Antonio, all three of the statements in this post are inaccurate. I am posting this reply so that other members and readers can see accurate information on Ground Fault Circuit Interrupters, and how these vital - but often misunderstood - life safety devices work.

A GFI shutoff power if there is a "lick" on the circuit.
Beyond the fact that the term "lick" has no meaning in electrical terminology, this is not how a GFCI works. A GFCI device constantly monitors the power on an ungrounded conductor (a "hot" wire) and its associated grounded conductor (its "neutral"). The GFCI will open the circuit - interrupt the power on the ungrounded conductor - when there is an imbalance of power on that pair.

if the white line from the panel is touching ground, then the GFI shutoff the circuit to prevent an accident happen.
No. While a neutral and an equipment grounding conductor (a "ground") should never be connected anywhere downstream of the service entrance, that is not the type of problem that a GFCI is designed to prevent. Because it is a life safety device, a GFCI monitors the power returning on the neutral wire and compares that to the power going out on the hot wire. It will open the circuit, interrupting the power going out, when the power returning is even fractionally less than the power going out.

The amount of power on a hot wire and its associated neutral in a properly functioning AC electrical system are equal. The safety assumption, therefore, is that the missing ungrounded power found a different path to ground. That path could be through a human being - we make excellent conductors - and that the power needs to be shut off until the problem can be corrected. A connection between a grounded conductor and a grounding conductor does not create a condition that would trip the GFCI.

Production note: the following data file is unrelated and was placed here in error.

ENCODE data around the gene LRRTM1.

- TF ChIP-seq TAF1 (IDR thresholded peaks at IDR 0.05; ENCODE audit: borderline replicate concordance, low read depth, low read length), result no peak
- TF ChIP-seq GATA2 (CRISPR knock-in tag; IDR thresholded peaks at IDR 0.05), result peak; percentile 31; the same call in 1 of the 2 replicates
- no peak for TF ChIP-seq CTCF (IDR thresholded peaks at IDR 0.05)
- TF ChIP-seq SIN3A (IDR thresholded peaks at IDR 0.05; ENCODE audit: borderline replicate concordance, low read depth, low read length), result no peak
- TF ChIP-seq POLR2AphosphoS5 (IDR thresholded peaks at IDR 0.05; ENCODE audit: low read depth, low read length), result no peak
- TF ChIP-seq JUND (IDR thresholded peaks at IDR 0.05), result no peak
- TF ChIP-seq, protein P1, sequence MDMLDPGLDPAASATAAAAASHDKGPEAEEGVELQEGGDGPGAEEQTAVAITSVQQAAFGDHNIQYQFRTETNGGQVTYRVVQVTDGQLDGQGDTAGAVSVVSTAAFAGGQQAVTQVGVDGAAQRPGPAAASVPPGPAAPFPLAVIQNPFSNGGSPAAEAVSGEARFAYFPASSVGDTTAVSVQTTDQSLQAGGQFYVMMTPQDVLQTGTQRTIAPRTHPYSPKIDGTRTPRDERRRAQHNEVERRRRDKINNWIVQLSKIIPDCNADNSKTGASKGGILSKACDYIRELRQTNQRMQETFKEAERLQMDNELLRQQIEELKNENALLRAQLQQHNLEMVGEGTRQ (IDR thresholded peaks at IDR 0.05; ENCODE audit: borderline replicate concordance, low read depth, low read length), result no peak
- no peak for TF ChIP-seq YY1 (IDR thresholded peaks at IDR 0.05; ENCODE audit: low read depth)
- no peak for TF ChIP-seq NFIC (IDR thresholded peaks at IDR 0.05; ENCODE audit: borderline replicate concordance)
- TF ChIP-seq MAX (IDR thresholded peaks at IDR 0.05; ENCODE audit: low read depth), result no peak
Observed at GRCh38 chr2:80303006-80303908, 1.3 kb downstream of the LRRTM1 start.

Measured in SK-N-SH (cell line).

the GFI wall box shuld be wider than the regular outlet box, if is not, is good idea to use electric tape around the GFI to avoid wires touching the box.
Not only is this statement not true, there is no such box made. While the depth of the box, or internal obstructions within it, may present a challenge in installing a GFCI receptacle, all such receptacles are designed and manufactured to fit inside the vertical and horizontal dimensions of any standard wall box. Tape is not needed when the terminal screws are properly tightened, and may interfere with the special tape that should cover the LOAD terminals until and unless they are needed.